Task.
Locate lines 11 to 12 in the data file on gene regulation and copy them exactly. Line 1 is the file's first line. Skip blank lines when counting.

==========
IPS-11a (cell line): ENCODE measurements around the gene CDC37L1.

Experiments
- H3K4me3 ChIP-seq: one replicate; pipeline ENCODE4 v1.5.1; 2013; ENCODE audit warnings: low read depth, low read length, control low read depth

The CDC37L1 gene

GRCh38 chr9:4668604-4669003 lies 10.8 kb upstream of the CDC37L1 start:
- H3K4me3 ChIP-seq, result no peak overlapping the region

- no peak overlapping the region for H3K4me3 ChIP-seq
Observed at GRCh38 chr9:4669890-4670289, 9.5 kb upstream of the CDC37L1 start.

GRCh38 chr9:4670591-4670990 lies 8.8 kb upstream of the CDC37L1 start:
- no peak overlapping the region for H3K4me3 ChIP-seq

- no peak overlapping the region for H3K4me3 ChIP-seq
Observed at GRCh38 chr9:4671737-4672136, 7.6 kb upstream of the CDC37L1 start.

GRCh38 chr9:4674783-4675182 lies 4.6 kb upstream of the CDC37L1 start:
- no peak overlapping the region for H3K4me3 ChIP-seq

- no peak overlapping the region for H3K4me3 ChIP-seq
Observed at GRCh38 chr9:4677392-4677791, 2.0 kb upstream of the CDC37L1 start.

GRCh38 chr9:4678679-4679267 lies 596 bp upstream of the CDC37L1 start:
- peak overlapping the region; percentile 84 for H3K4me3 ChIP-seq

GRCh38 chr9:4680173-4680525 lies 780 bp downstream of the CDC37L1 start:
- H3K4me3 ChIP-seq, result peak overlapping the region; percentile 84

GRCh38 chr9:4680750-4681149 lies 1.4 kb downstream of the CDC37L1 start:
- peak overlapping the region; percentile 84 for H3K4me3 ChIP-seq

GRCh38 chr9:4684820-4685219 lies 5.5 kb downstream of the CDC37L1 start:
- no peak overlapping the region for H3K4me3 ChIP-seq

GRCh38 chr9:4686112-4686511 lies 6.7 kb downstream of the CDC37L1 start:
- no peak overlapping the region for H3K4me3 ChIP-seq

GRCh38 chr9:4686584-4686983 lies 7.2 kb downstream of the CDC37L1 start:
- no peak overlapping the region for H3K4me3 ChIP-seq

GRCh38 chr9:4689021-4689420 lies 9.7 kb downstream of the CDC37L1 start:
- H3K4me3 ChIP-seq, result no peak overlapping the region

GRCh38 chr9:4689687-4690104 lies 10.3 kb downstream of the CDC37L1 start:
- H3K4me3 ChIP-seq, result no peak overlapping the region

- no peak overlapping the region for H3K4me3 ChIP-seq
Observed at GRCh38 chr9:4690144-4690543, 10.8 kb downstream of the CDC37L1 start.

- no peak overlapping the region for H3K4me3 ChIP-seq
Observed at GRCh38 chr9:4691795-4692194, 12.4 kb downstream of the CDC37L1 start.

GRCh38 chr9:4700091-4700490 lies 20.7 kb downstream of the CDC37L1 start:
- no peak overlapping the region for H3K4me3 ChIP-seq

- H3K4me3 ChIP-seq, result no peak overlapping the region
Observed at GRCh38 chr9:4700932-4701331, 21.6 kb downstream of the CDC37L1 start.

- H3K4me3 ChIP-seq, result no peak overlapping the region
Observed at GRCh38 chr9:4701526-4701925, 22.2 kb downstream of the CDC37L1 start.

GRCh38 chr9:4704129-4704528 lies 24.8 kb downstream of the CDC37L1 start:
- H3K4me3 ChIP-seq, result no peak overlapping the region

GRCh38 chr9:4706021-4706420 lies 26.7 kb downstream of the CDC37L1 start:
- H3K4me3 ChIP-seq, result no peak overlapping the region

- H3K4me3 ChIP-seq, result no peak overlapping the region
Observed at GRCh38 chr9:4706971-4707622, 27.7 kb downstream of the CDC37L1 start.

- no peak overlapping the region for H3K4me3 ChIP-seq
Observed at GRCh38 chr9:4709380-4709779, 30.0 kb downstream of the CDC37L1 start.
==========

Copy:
- no peak overlapping the region for H3K4me3 ChIP-seq
Observed at GRCh38 chr9:4671737-4672136, 7.6 kb upstream of the CDC37L1 start.